Tomatoes & Onions

A little piece of work I wrote senior year of high school for English Lang & Comp. AP.


 I am a tomato, and my problem is everyone else is an onion. I discovered this from observing the grown-ups when I was young. Whenever we went out to a restaurant or to the movies, I would notice things about their behavior around others. Grown-ups are so different, but oddly enough, they all seem to act the same way. Adults are onions, protected by a layer of skin so that no one could see who they really were. And I was an infant tomato, as fragile and new to the world as could be. The slightest touch left an imprint on my mind, whether it was an insinuation or an insult. So I started thinking about this situation.

            We are all born tomatoes. By age eleven, the change to onion-hood is already underway. That vibrant red skin starts to fade and thicken and lose its sweetness, turning into a sour, hard coating. The whole process is very subtle, and it is seldom thought about.  It begins with authority figures, any of the major influences in a child’s life: parents, friends, school, and television. In order to feel accepted by these figures, children have to adapt to certain rules. Girls try to be thin. Guys try to impress girls. Everyone tries to get the right answer at school. And if they fail to meet any of these criteria, they get embarrassed. This is the new  “red onion” phase, halfway between tomato-hood and onion-hood.

            However, soon enough, “kids” begin inventing ways to escape criticism. The girls can choose not to eat or they can pretend that they do not care.  The “guys” can choose to imitate someone famous or they can pretend that they hate girls. The students who usually get the right answers at school find ways to seem like they always get the right answers, and the “kids” who rarely get the right answers find ways to show that they do not care. This is the skin of the onion developing. And by the beginning of high school, the mature onion has formed. With time, its skin grows thicker. As that skin grows thicker the people lose themselves along the way. They lose their sense of authenticity and become what the world molds them to be, no longer “Made in USA”. Of course, there are some people that even realize that they are onions, but are hesitant to peel their skin for fear of losing their sense of security.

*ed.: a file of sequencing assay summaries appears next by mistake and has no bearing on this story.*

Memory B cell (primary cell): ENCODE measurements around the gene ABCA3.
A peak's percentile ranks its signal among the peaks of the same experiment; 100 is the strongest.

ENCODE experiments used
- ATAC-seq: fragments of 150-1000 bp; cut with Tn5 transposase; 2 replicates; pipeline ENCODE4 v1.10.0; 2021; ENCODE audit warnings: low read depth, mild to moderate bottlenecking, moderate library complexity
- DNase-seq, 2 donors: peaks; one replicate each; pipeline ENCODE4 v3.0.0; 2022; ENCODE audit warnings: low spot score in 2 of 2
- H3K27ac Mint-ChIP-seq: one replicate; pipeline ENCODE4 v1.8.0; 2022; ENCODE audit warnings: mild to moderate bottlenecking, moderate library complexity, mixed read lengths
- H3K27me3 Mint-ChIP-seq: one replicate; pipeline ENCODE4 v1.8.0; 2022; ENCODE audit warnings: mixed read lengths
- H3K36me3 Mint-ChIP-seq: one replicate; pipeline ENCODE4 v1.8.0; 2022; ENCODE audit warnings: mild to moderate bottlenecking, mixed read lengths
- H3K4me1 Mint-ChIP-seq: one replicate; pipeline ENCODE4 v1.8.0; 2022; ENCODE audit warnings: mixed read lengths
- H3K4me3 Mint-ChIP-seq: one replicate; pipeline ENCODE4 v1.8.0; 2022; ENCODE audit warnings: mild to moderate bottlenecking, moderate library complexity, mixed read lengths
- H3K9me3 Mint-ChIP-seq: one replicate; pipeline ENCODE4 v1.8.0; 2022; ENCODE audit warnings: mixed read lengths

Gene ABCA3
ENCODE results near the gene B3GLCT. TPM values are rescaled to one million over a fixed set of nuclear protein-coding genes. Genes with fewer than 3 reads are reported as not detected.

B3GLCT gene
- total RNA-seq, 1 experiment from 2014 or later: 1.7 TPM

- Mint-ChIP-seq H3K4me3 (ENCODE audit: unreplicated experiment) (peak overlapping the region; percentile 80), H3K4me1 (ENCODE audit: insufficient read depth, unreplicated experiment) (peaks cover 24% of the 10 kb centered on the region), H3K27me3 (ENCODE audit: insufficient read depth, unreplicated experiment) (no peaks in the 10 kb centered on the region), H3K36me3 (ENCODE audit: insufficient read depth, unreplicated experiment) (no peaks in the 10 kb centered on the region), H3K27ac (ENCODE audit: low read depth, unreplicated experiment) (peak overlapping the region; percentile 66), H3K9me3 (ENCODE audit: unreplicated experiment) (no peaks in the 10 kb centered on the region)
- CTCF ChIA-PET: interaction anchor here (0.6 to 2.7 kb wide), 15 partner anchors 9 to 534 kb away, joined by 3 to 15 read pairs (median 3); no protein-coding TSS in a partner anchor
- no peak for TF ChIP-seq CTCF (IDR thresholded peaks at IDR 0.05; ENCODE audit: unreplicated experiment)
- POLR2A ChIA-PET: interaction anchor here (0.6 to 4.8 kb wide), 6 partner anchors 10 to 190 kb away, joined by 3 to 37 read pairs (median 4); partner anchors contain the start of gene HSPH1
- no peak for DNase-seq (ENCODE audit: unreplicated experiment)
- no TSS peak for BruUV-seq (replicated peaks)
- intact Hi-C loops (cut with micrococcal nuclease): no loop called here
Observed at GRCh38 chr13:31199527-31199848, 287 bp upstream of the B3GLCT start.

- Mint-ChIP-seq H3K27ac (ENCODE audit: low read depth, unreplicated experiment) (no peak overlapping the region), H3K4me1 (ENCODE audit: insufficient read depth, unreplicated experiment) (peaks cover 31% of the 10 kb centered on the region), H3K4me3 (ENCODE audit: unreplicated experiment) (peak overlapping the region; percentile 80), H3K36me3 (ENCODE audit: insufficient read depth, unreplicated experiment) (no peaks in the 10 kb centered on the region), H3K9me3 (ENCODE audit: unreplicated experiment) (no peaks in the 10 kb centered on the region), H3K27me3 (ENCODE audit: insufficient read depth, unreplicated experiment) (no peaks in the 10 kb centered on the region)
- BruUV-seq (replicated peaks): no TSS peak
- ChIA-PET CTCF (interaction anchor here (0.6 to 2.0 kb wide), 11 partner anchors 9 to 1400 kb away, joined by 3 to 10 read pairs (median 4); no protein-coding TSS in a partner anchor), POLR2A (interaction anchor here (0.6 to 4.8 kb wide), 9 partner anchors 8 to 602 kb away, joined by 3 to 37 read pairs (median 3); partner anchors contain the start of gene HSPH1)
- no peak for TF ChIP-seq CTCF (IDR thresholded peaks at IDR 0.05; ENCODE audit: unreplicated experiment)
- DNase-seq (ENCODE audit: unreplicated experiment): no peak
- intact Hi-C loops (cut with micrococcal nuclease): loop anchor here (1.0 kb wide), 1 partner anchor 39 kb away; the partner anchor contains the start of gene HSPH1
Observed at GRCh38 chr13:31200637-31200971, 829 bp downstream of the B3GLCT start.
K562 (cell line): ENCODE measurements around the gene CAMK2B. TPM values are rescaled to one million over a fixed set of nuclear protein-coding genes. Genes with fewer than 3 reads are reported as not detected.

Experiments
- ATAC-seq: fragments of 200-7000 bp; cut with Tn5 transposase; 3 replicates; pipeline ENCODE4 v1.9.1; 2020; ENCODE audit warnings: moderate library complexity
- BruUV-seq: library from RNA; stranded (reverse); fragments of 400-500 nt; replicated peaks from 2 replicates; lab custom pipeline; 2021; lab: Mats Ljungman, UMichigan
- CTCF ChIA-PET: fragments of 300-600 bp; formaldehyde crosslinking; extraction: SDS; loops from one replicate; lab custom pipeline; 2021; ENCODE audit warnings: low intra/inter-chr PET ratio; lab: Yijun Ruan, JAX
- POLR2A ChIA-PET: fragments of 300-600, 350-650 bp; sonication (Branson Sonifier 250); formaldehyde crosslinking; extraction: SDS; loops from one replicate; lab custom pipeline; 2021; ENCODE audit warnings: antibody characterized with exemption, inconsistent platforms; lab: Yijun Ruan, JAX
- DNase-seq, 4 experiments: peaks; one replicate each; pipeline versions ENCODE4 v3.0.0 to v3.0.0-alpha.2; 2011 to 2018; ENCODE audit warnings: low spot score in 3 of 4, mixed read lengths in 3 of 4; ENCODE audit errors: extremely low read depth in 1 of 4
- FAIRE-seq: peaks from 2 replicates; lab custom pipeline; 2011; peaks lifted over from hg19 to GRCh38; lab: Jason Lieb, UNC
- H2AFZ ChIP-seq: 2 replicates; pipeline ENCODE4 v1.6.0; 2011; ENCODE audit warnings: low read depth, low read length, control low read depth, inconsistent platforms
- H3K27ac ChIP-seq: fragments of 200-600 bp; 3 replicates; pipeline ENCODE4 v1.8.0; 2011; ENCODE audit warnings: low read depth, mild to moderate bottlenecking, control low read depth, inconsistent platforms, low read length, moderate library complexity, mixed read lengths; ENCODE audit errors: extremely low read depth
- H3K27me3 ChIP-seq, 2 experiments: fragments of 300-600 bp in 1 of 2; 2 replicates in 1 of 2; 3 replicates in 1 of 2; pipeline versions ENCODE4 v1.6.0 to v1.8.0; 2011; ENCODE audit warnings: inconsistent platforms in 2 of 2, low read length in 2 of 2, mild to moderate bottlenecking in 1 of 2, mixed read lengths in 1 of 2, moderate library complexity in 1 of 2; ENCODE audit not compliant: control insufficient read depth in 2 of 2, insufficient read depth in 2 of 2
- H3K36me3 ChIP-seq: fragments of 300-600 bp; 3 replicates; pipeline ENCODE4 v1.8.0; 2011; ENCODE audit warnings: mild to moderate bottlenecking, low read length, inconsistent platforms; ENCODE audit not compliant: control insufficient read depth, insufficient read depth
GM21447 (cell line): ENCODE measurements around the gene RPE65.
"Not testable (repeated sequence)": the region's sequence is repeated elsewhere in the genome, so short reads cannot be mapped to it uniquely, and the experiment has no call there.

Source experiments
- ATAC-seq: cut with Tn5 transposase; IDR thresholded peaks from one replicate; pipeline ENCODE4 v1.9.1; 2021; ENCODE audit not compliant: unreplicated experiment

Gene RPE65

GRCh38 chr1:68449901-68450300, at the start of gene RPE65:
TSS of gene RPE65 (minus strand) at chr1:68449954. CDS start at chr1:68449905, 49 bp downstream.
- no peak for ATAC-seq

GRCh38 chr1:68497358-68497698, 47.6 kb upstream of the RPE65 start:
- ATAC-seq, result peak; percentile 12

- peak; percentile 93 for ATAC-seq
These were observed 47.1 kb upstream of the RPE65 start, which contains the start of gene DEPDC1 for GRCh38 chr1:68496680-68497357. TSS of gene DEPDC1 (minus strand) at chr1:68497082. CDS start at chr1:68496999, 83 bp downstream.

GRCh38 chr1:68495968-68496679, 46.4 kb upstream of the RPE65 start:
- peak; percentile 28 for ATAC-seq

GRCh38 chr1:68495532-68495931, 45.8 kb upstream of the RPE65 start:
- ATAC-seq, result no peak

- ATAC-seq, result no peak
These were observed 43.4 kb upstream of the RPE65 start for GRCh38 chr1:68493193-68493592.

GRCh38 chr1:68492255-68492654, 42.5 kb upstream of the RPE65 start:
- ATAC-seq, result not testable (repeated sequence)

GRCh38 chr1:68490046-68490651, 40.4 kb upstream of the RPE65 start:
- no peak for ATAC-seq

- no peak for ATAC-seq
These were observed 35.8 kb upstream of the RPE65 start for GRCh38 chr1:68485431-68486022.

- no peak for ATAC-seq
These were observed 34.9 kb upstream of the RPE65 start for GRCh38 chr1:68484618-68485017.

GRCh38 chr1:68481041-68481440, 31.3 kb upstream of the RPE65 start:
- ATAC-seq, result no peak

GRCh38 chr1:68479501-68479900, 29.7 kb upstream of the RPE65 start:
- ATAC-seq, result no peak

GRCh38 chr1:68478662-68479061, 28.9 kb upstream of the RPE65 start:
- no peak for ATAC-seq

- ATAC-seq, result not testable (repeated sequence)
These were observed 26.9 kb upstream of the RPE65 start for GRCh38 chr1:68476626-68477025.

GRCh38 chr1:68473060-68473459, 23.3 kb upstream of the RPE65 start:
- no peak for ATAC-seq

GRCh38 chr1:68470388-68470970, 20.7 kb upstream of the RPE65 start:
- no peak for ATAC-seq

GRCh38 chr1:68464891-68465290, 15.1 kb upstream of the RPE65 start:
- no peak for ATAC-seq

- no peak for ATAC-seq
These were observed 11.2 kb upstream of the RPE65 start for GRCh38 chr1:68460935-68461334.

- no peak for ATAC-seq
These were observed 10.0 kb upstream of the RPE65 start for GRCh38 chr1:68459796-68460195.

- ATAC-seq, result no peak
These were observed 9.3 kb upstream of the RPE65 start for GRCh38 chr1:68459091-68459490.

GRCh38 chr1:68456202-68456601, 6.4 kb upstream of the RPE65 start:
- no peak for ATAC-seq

Occasionally, I will catch myself onionizing, especially if something really bothers me. Beginning of my high school freshman year, I was scared that I would not make any friends so I convinced myself I was the loner type. Since I was going to a high school where none of my friends were going, I knew there was no way I would find others to somehow replace my old friends. For months, I refused to meet anybody because I had already decided that I would not get along with any new friend.  I felt awful, until I realized I had abandoned being a tomato. I could not avoid confronting it any longer. I knew that my fear was going to leave a bruise, but that was fine because it was better than covering up my problem. Once I opened up, I had an easier time meeting people than I would have ever imagined. That is the wonder of tomatoes.  “Tomatoes” never try to hide who we are or how we think and never take the easy way out.

            College a mix of tomatoes and onions, where one learns to question the status quo, seems like it would be the perfect place for a tomato living in an onion’s world. Yet I recognize that the challenging time will be to continue being a tomato– continue to discover. I will be confronting new ideas, new situations, along with new fears, and will have to assimilate these experiences without changing the fabric of my mind. I will have to keep my vision of the world fresh and open, and not succumb to the hardening of established ideas, or onionizing, which I see happening around me all the time.

            In the end, it is possible that tomatoes and onions do have something in common: a comfort in the usual way of doing things, a resistance towards change. The change in these next four years will be a novelty for me, as I explore new intellectual realms as my mind continues to mature — although I will never stop being a tomato, I hope that college will at least help me to ripen a bit.


Unfortunately it did not make the cut for my college essay in my applications.

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